Saturday, 27 August 2011

Jack of all trades, master of none? Should a law librarian specialise in one area of law?

Jack of all trades...?

It seems to me that law firms tend to take very different views of a law librarian becoming a practice area-specific information specialist. Some of the very large law firms seem to have this as a matter of course, along with one central information/resources department, while the smaller ones tend to only have the occasional practice area specialist.

Part of my original remit in my current role was to work closely with the intellectual property (IP) group, and seek to provide them with a very tailored current awareness and research service. This was without a doubt a daunting task - the firms I had worked at previously had only very small IP groups, and they were all pretty self sufficient, therefore I had almost no prior knowledge of this practice area at all! The only thing I knew was the key textbooks, simply because I had been in charge of acquisitions in London in my last role, so I was pretty clued up on the core texts for most of the common practice areas in a corporate law firm.

The first thing I did was speak to a close friend who works as an insurance litigation specialist in one of my previous firms, in a bid to try and understand how she had developed her expertise in this area. One of the most helpful tips she gave me was to try and get a handle on as quickly as possible of who their key clients are and what sort of work they're doing most frequently. This in turn would enable me to get a feel for what current awareness information would be most relevant to them.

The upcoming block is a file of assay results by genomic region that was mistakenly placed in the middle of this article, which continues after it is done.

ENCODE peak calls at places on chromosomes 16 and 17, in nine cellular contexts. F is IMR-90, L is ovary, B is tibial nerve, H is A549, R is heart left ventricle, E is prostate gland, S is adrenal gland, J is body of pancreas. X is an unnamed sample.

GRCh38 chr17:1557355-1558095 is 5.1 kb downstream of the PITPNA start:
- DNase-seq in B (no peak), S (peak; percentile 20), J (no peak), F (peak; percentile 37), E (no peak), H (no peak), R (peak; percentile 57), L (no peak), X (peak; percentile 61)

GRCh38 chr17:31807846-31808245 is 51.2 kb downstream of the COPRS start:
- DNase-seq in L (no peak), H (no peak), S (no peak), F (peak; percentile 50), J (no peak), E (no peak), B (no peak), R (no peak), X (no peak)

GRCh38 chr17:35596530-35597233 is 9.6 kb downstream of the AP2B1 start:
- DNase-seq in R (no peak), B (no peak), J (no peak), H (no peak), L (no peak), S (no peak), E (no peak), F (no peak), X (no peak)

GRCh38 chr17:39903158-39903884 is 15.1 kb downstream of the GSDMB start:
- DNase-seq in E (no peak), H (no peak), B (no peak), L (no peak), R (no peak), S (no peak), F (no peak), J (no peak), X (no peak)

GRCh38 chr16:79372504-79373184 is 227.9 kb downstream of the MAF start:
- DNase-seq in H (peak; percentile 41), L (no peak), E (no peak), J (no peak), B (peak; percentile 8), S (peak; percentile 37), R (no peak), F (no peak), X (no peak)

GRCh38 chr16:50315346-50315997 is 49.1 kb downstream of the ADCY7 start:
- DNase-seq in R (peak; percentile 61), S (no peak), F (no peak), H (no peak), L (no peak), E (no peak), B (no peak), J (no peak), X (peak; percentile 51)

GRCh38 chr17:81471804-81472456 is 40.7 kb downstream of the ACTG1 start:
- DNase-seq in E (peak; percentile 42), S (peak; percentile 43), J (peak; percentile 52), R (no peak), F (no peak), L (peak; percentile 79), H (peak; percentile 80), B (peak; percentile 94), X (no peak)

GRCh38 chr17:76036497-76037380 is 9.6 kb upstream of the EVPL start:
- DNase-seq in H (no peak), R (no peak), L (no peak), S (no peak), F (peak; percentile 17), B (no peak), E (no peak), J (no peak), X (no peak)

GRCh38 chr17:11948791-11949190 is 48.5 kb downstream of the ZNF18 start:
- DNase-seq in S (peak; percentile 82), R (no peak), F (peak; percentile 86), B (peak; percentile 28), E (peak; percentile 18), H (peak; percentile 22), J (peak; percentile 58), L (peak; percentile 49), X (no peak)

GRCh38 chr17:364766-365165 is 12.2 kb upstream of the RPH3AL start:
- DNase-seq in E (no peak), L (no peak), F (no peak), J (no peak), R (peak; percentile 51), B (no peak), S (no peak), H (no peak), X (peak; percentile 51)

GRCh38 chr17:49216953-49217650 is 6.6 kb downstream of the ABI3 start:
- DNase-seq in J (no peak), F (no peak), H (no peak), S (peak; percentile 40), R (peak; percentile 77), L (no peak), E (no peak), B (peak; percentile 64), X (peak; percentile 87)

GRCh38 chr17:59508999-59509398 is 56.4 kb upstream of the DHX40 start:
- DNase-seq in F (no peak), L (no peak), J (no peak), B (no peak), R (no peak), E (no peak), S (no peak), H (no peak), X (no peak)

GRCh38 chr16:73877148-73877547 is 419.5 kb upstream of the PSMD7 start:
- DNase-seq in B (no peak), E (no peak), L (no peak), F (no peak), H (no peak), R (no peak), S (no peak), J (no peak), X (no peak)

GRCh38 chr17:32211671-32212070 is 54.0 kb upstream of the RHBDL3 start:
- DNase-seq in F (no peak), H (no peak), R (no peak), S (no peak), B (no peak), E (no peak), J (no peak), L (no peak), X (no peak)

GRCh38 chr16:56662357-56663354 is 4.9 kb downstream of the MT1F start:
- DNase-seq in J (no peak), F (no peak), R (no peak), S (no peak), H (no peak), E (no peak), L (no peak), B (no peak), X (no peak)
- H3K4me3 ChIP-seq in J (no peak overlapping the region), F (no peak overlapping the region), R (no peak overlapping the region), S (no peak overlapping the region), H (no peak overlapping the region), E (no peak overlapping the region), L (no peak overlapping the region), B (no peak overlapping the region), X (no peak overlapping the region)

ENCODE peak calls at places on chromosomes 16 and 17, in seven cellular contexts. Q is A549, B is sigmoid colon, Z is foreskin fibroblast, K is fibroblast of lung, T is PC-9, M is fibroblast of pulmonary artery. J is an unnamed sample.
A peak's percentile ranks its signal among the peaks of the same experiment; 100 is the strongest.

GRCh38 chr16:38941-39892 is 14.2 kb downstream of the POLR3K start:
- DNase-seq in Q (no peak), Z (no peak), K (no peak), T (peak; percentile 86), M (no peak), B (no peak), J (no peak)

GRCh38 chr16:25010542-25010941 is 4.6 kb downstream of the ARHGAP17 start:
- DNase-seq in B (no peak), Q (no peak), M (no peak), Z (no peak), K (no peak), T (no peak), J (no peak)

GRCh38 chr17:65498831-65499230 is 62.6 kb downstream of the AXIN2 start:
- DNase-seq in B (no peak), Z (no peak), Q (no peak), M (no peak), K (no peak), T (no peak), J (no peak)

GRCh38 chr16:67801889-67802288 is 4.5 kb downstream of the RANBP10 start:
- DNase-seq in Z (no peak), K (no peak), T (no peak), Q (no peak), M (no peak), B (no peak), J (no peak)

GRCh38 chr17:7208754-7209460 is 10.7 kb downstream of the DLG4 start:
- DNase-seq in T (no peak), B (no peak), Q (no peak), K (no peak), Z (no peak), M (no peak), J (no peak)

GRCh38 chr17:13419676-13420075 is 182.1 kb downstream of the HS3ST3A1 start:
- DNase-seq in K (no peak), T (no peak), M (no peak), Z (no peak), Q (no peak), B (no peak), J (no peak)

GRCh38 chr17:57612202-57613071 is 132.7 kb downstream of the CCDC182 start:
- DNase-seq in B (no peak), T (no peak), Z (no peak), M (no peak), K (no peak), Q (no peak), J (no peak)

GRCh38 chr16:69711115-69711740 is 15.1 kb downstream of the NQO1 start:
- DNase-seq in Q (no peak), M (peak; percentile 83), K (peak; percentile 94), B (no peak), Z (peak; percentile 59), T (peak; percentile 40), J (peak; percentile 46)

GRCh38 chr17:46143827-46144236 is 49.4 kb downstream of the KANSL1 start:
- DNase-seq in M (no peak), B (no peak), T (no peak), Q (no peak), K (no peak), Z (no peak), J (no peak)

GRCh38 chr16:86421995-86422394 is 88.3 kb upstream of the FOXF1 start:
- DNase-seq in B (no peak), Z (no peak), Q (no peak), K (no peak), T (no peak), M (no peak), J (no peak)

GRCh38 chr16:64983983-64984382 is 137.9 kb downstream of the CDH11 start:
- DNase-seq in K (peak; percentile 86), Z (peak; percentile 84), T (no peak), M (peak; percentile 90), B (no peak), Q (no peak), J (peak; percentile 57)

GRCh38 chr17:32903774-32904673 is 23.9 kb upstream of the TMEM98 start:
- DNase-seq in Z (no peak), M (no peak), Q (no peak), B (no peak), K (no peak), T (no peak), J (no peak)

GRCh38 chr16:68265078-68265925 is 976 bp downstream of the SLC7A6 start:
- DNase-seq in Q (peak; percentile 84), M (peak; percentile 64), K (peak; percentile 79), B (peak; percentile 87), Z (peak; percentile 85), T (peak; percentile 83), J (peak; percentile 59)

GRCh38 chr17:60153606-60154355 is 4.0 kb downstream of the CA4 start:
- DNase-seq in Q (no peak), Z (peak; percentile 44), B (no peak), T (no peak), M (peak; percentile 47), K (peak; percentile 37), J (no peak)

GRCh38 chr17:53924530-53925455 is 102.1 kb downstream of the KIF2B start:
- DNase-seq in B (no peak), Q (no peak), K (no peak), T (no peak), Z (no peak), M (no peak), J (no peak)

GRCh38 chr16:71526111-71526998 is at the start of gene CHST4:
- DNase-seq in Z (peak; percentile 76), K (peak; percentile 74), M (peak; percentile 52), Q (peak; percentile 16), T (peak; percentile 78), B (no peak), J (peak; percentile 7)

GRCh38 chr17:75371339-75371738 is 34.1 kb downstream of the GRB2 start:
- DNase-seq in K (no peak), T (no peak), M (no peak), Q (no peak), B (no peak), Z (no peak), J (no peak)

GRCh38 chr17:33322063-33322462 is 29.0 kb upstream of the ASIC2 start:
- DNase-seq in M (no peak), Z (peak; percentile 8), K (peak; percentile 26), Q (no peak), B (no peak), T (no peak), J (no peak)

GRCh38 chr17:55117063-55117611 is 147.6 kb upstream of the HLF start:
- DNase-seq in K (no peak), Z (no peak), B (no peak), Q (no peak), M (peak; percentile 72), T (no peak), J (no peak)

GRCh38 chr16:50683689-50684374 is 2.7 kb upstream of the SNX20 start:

My first few months in the role were quite literally a baptism of fire. There was a huge amount to take in - I had no technical knowledge of trade marks, copyright or any other facet of IP, so I took it upon myself to do a lot of background reading in my spare time. Fellow law librarians will agree that the best to place for this kind of easy to understand overview is PLC (Practical Law Company - subscription database). I felt that by acquiring an understanding of what, for example, a trade mark actually is, why you register them etc etc, would mean that I would at least know the terminology when all the enquiries started coming through.

There was quite a strong expectation that I should also be taking an active part in the IP team's weekly meeting; for example providing them with solutions to projects/research questions, and in doing so, basically promoting the work of the Information Centre (the law library) to the team. Yet again, this was in all honesty pretty horrendous for me to begin with! I had never had to attend another team's meetings, so to do so on my own was nerve racking. What also made it worse was that this team had traditionally been pretty self sufficient and were, shall we say, slightly sceptical that there could be anything I could assist them with. (You can imagine the sheer satisfaction I feel now, 18 months down the line, when I go on holiday and all hell breaks loose because they are actually now quite dependent on me!) However in the first instance, my efforts to try and develop a relationship with the team were met with a lot of resistance, and looking back, I think it was only through sheer dint of pretty much forcing myself upon them at every opportunity and promoting our services as much as possible, that got me to the stage where I am now.